Further, the Code takes a strong stand against unethical behavior that have condemned virtually everywhere. Among them are, firstly, that a person in public life should not use his or her official position or influence in support of any matter in respect of which he or she has an interest. Such matters include any scheme or contract or proposed contract. Secondly, a person in public life should not use or pass to anyone information or material that is not available to the public, so as to obtain personal gain or benefit. Thirdly, where a person in public life was or is a member or employee of a firm or company which has or has had a contract with Government or a public body, he or she, while in office, should not acquire that firm or company. Neither should that person become a partner or shareholder in that firm or company, or a Director or Manager of one or the other. It is to be noted that this rule of conduct ethical does not apply where the person in public life publicly discloses the nature of his interest in the firm or company as well as the value of the contract held.

Further, the Code re-states the accepted principle that it is highly unethical for a person in public life to use the State's property, including money, or its equipment, supplies or services, or allow them to be used by others, except for authorized and officially approved purposes.

It is an offence for a person in public life to breach the Code of Conduct. And an offender is liable, if convicted before a Magistrate, to a fine of $10,000.00 or to one year imprisonment or to both such fine and imprisonment.

Right of Complaint

Anybody may make a complaint to the Integrity Commission that this or that person in public life has breached this or that provision of the Code of Conduct. This must be done in writing, setting out (a) the particulars of the person against whom the complaint is made; (b) the facts of the breach; (c) the kind of evidence the person complaining intends to bring before the Commission; and (d) other particulars requested.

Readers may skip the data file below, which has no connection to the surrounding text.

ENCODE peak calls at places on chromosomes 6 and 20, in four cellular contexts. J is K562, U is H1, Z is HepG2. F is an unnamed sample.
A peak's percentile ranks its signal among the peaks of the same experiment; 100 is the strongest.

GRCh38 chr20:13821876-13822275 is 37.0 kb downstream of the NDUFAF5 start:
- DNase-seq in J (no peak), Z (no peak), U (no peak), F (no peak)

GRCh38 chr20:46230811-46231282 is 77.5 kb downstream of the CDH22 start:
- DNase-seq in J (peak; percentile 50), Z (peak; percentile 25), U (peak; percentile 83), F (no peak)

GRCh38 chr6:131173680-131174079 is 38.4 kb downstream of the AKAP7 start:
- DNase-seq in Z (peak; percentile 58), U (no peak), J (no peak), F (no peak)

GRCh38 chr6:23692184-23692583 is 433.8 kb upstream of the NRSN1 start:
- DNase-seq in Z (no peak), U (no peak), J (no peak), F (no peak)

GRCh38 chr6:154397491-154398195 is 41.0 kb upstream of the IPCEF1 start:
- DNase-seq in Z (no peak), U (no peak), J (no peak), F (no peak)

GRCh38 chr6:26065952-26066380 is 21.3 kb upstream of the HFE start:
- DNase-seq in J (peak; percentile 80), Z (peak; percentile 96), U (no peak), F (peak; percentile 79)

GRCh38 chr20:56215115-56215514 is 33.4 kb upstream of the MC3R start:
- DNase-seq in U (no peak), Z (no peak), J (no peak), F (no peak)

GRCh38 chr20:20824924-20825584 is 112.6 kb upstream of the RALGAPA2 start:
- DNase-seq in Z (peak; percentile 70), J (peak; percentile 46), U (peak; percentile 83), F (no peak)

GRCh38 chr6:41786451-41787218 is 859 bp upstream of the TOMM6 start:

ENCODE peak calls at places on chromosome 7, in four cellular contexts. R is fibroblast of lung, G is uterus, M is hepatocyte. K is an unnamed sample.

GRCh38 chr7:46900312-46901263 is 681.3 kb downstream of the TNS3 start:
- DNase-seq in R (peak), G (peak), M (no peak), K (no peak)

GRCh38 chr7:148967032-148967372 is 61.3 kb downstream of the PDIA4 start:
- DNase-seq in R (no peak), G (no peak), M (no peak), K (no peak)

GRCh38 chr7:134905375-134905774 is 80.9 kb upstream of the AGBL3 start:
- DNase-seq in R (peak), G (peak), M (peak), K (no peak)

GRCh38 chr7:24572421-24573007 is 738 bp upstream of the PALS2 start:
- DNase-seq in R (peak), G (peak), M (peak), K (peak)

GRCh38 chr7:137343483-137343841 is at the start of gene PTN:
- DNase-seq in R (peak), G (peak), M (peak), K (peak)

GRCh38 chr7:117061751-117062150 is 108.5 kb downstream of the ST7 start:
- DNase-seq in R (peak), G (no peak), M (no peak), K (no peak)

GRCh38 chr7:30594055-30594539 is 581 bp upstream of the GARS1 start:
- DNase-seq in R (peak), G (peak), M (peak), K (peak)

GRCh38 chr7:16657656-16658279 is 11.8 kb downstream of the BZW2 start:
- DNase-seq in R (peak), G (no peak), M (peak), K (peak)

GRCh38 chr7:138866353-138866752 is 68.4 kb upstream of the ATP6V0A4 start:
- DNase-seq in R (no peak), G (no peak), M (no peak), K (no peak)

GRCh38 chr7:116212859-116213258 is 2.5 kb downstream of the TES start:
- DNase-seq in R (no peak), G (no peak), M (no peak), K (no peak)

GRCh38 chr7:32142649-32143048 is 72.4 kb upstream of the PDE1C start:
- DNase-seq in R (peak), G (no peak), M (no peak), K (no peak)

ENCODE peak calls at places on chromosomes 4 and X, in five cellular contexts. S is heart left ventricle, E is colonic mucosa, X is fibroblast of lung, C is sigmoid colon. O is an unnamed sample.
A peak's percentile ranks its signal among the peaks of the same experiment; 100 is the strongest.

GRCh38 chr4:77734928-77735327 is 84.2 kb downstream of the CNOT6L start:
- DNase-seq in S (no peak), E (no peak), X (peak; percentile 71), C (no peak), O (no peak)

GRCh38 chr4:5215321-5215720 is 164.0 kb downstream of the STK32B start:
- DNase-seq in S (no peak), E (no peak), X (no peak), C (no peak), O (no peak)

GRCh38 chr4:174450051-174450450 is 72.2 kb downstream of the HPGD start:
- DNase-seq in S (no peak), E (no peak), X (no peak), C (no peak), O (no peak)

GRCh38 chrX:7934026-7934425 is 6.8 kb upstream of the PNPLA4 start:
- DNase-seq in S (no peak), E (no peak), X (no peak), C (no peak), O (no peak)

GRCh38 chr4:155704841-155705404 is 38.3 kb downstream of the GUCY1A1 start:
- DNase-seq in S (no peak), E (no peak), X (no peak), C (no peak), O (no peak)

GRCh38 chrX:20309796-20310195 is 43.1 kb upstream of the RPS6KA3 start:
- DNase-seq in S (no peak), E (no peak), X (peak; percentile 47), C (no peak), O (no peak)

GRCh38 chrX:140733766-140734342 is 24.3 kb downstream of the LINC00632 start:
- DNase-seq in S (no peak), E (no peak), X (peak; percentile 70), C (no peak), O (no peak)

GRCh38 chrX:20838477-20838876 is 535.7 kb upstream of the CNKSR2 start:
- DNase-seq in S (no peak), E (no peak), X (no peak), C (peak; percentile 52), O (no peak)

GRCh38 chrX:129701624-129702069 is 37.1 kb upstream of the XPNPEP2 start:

The Commission has two options. It may reject the complaint. It may do so either because it believes the complaint is frivolous, that is to say, it is foolish, it lacks seriousness and, it has no chance whatsoever of succeeding. The Commission may also reject a citizen's complaint because it is not empowered under the Act to deal with the matter raised in the complaint. The Commission cannot reject a complaint without allowing the complainant "reasonable" opportunity to be heard.

Most importantly, where a complaint is rejected, the person against whom the complaint was made is entitled to take legal action against the complainant in a Court of law. There, the complainant may raise as a defence that the complaint was not made maliciously, frivolously or in bad faith.

The other option available to the Commission is to inquire into the complaint. This is to be done by hearings conducted in private at which the complainant and the person complained of may be represented by an Attorney-at-Law. On conclusion, the Commission is to submit a Report of the proceedings to the Director of Public Prosecutions (D.P.P), as well as to the nation's President. And where the D.P.P, after examination of the Report "and other relevant evidence," is persuaded that the person against whom the complaint was made breached the Code of Conduct, thereby committing an offence, she or he must institute criminal proceedings against the person in breach.

(Dr. William E. Riviere is an Attorney-at-Law)

Copyright © William Para Riviere, July 2014